Rio de Janeiro's Bike Sharing System, Appropriately called Samba

Rio de Janeiro Bike Sharing System Samba Photo

Photo: Samba.

How did we miss this? Since last November, Rio de Janeiro has its own bike sharing system. And what's it called? Samba! Though it stands for Alternative Mobility Solution though Bike Renting in Portuguese.

The system started with only six stations but hopes to reach 42 by the end of the year. Unlike Barcelona's bicing, the system is open not only for residents but also for tourists. Find out more in the extended!

Rio de Janeiro's Bike Sharing System

Although Mexico has its own program, Samba has beat some other projects for bike sharing systems in Latin America, such as Buenos Aires'.

The point behind that might certainly be that Rio has 140 kilometers of bike-paths, according to Veja magazine, while Buenos Aires has a low number and hardly respected.

The system in Brazil's fun capital began in November with six stations and is hoping to reach 42 by the end of the year and a total of 50 with 500 bikes, according to O Globo.

Even though the system is open to everyone, the use of cellphones involved in the process might leave some tourists outside. Here's how it works: people have to register in the website with a credit card (in which you'll be charged a deposit of around 300 reais (about 150 USD).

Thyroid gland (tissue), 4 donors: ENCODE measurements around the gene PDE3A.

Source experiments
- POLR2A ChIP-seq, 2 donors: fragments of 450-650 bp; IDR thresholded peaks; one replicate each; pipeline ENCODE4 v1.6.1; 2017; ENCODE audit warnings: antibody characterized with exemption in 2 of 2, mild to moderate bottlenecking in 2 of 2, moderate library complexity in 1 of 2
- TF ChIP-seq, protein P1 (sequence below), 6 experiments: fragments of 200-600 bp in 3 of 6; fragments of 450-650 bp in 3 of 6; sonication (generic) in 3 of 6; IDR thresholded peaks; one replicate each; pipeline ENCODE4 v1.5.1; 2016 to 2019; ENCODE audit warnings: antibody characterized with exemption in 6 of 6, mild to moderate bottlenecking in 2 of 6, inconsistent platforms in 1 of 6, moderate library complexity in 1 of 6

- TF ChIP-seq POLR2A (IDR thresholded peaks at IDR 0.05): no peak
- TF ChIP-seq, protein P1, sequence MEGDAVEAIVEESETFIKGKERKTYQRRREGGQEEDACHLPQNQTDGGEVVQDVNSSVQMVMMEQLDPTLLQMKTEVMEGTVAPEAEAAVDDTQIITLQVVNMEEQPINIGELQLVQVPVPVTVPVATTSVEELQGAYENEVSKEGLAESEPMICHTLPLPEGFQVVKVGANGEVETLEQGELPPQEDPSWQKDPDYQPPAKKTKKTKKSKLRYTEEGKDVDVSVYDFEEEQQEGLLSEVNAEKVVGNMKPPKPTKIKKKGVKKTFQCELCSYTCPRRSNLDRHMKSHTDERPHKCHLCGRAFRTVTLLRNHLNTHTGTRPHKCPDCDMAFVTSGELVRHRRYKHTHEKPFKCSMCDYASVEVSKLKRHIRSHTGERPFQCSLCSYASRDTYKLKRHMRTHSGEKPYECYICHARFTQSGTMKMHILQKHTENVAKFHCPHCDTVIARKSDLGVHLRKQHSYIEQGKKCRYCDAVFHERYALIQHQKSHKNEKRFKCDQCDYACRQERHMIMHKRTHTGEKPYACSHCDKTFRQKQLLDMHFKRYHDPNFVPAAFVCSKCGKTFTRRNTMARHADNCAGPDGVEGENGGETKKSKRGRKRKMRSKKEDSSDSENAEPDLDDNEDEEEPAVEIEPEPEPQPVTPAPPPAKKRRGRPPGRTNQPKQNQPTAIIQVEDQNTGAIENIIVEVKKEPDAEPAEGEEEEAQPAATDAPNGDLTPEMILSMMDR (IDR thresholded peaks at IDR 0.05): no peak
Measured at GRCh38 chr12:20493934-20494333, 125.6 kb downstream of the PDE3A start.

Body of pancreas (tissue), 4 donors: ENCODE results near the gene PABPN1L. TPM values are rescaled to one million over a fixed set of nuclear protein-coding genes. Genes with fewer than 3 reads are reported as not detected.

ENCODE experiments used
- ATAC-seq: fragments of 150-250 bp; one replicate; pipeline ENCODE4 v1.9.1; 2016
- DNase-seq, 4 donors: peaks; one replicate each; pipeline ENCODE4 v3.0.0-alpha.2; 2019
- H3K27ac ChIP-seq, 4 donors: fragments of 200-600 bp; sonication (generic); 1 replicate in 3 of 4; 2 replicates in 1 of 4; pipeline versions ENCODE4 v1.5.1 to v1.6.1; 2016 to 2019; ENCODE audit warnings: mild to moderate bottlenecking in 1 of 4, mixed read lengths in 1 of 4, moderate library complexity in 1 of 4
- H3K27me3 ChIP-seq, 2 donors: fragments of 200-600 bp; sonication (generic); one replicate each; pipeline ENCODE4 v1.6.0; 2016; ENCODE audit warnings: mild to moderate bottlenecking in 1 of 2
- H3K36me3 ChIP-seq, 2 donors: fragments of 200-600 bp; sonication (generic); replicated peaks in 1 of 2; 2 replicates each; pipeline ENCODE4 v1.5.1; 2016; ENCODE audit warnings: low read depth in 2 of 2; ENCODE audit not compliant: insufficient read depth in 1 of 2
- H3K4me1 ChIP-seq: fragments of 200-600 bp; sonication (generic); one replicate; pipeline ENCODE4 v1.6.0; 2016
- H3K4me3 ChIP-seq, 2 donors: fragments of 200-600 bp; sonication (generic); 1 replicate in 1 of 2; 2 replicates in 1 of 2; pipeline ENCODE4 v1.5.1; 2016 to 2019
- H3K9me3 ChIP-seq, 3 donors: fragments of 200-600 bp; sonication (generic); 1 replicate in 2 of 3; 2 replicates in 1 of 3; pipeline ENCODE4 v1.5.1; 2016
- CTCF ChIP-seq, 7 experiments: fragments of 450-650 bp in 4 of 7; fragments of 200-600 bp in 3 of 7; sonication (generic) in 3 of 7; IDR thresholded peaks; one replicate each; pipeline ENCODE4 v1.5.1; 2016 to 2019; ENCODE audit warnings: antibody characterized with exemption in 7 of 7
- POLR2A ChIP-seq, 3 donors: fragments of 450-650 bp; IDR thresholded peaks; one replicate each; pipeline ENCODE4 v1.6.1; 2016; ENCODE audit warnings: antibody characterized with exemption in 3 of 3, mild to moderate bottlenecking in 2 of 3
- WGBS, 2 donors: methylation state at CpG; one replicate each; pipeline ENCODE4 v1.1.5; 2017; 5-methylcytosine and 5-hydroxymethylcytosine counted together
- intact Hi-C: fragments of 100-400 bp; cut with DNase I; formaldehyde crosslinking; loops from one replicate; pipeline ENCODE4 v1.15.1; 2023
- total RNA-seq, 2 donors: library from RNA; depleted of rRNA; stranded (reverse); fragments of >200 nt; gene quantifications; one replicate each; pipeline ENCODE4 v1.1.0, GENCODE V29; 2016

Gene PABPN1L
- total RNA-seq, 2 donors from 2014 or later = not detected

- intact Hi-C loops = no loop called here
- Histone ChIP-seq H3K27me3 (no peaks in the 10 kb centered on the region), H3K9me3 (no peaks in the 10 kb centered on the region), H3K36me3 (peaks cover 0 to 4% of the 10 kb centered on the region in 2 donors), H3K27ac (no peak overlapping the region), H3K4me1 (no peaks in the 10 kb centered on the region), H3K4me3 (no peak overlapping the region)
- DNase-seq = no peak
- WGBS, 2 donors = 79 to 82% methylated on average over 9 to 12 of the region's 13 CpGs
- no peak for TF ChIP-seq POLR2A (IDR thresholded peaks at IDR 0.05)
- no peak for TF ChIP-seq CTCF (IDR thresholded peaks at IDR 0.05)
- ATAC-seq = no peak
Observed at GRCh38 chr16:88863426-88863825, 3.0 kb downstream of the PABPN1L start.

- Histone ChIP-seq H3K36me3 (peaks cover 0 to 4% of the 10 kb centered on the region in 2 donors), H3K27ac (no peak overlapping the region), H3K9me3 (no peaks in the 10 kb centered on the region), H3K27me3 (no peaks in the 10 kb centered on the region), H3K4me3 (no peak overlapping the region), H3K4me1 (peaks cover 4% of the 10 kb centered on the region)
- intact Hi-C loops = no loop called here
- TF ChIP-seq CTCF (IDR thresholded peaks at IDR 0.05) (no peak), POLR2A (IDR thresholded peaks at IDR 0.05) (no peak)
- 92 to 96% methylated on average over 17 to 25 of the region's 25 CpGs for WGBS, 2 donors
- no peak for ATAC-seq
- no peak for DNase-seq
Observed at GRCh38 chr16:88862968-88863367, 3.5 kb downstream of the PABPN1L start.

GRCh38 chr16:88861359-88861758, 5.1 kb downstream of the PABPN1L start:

Then you pick a pass (daily, weekly, monthly or annual) and head to the point where you want to start. There you have to call the number on the pick up station panel and enter your security code, and a bike will be unlocked. A little trickier than the systems with card, but nonetheless useful.

Here's a video indicating how it works:

And here a map of the stations so far.

According to O Globo, the investment on the implementation of the program was 5 million reais (about 2.5 million USD).

For more on the system, head to the official website (in Portuguese).

Samba official website
More on Bike Sharing Systems:
Bike-Sharing Goes Global: 5 Programs You Should Know About
Barcelona's Bike Sharing Program Celebrates its 2-Year Anniversary
New York City Considers Bike Share Program

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